As we were both unsure as to exactly what needed to be on the packaging for the product to be sold in retail, I decided to research more into it to make sure we weren't missing anything out.


To sell food and drink products, the label must be:
clear and easy to read
easy to understand
easily visible
not misleading

You must show certain basic information and list the ingredients. You might also have to show certain warnings.

Food labelling - what you must show

You must show the following information on the front of packaged food:

the name of the food
a ‘best before’ or ‘use by’ date (or instructions on where to find it)
any necessary warnings
quantity information

You must also show the following information - it can be on the front, side or back of the packaging:

a list of ingredients (if there are more than 2)
the name and address of the manufacturer, packer or seller
the lot number (or use-by date if you wish)
any special storage conditions
instructions for use or cooking, if necessary

Quantity information

You must put the net quantity in grams, kilograms, millilitres or litres on the label of:
packaged food over 5g or 5ml
packaged herbs and spices

Solid foods packed in a liquid must show the drained net weight.

You must be able to see the quantity information when you read the name of the food on the label and, for alcohol, the alcoholic strength.

You don’t have to show the weight or volume on foods sold by number, eg 2 bread rolls, provided that you can clearly see the number of items inside the packaging.

Read more guidance on quantity labelling.

Using the ℮ mark

If you put the ℮ mark on the label you can export your product to another European Economic Area (EEA) country without having to meet weights and measures requirements of that country.

If your product contains any of the following allergens you must say so clearly on the label, and list them in the ingredients:
cereals containing gluten - including wheat, rye, barley and oats
crustaceans - including prawns, crab and lobster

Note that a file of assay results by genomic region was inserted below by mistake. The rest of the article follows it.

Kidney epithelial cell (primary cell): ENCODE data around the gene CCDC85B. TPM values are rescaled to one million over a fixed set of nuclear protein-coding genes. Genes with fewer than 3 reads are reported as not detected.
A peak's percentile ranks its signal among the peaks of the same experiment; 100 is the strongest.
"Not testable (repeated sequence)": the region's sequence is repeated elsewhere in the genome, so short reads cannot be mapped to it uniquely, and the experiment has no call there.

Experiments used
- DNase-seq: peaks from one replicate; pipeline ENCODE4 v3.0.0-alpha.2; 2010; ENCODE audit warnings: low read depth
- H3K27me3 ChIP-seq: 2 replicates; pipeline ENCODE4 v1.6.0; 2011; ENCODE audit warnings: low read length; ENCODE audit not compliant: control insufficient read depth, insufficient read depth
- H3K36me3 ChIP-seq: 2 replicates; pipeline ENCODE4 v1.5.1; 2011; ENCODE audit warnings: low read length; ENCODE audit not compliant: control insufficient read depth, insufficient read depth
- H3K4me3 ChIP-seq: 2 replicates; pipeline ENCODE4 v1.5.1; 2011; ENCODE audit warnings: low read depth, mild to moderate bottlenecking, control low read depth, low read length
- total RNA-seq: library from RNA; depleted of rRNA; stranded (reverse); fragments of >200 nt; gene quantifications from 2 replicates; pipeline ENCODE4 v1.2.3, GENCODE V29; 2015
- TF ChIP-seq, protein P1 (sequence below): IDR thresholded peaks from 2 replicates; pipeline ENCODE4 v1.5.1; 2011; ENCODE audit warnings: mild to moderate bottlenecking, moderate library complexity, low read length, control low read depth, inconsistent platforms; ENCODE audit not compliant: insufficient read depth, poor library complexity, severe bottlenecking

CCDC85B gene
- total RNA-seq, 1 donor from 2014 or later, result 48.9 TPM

molluscs - including squid, mussels, cockles, whelks and snails
sesame seeds
soya beans
sulphur dioxide or sulphites at levels above 10mg per kilogram or per litre

Nutrition labelling

You must follow the European Union (EU) rules for nutrition labelling if you want to show nutrition information on pre-packed products.

You must have nutrition labelling if:
you make a nutrition or health claim
you’ve added vitamins or minerals to the food

Cocoa and chocolate products

Certain cocoa and chocolate products must comply with the reserved descriptions set out in the Cocoa and Chocolate Products Regulations 2003. The rules lay down the composition of chocolate and products including setting minimum ingredient requirements and specific labelling requirements. The amount of cocoa solids and milk solids that must be present are stipulated as well as allowing only certain additional ingredients to be added. A cocoa solids declaration such as X% minimum is required for most chocolate products covered by the rules and also where appropriate a milk solids declaration is required. This enables consumers to make informed decisions about the type of chocolate they want to purchase. If you use one of the reserved descriptions covered in the regulation then your product must be made according to the defined compositional criteria.

So concluding this, I need to show

Best before 

Company name & address 
Storage conditions 
Heating instructions
Chocolate specifications